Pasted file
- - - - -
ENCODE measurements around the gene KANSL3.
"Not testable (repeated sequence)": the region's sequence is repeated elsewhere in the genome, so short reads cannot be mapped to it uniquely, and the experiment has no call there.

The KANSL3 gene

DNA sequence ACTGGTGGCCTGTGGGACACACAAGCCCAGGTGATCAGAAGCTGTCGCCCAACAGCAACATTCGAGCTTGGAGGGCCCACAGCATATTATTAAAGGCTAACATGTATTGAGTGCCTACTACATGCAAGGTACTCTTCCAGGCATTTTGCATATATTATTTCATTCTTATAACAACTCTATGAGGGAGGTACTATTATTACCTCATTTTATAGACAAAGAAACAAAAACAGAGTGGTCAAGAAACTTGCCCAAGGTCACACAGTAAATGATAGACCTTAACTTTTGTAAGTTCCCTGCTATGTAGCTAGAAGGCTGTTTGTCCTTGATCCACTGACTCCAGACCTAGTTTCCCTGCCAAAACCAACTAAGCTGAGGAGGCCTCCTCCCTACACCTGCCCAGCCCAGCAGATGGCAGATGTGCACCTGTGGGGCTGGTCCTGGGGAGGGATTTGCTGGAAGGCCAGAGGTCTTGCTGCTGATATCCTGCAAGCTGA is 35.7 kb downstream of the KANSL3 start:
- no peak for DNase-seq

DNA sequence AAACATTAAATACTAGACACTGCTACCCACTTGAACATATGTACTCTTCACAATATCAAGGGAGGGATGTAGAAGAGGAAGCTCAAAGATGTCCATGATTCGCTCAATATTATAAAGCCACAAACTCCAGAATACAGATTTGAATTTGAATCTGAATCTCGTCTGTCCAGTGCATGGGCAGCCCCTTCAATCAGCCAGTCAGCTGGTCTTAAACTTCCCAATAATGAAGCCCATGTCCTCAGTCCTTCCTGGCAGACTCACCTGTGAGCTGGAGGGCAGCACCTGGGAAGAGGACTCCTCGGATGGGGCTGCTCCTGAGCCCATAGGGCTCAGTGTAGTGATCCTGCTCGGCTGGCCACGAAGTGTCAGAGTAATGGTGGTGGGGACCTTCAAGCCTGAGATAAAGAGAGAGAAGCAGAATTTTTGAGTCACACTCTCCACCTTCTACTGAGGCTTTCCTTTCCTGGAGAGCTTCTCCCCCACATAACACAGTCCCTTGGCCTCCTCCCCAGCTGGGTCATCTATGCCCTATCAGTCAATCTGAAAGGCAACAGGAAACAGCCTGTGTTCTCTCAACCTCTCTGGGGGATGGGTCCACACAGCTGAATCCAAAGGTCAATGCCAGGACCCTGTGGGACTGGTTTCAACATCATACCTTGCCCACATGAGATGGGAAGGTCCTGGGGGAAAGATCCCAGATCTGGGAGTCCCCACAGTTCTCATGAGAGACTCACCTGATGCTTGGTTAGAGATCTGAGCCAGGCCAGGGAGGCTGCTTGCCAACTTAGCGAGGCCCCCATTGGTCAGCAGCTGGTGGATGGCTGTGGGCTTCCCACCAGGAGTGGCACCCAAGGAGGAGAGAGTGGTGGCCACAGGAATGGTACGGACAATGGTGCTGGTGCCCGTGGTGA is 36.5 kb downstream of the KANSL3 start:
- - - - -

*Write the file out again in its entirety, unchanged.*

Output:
ENCODE measurements around the gene KANSL3.
"Not testable (repeated sequence)": the region's sequence is repeated elsewhere in the genome, so short reads cannot be mapped to it uniquely, and the experiment has no call there.

The KANSL3 gene

DNA sequence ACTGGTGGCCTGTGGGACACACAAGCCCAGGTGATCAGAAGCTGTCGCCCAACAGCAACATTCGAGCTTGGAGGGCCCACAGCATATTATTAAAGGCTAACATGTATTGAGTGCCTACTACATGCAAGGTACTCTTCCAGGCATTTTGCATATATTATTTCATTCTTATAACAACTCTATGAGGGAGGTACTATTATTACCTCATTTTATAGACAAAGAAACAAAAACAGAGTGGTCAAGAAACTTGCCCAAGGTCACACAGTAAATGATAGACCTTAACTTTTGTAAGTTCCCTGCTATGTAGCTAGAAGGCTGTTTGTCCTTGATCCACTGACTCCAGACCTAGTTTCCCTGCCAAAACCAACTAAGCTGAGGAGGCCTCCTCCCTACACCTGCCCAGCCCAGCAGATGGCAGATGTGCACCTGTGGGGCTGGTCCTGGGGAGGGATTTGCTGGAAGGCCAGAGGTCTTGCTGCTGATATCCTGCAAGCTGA is 35.7 kb downstream of the KANSL3 start:
- no peak for DNase-seq

DNA sequence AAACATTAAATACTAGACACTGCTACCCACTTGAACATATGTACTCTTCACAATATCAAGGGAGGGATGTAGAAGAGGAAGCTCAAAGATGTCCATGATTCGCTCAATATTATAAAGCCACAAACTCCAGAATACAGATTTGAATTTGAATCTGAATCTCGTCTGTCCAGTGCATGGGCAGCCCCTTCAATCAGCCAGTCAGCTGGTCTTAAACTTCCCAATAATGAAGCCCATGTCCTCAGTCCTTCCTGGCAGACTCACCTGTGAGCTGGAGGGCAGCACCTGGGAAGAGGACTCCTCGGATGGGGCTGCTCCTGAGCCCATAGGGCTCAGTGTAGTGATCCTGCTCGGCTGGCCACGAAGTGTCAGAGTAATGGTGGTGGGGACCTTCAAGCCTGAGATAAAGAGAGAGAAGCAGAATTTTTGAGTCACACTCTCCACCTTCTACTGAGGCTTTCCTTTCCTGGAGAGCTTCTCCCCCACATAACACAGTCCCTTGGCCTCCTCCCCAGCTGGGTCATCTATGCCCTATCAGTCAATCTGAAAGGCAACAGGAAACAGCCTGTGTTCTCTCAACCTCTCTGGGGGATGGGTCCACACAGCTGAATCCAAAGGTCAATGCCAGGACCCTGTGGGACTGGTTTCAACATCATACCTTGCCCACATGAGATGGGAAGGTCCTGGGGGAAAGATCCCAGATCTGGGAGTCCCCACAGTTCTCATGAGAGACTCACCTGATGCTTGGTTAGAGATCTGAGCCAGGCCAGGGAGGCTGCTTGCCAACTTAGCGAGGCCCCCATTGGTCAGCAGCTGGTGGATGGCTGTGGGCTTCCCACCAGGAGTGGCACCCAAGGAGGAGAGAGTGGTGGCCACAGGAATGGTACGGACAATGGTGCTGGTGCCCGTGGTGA is 36.5 kb downstream of the KANSL3 start: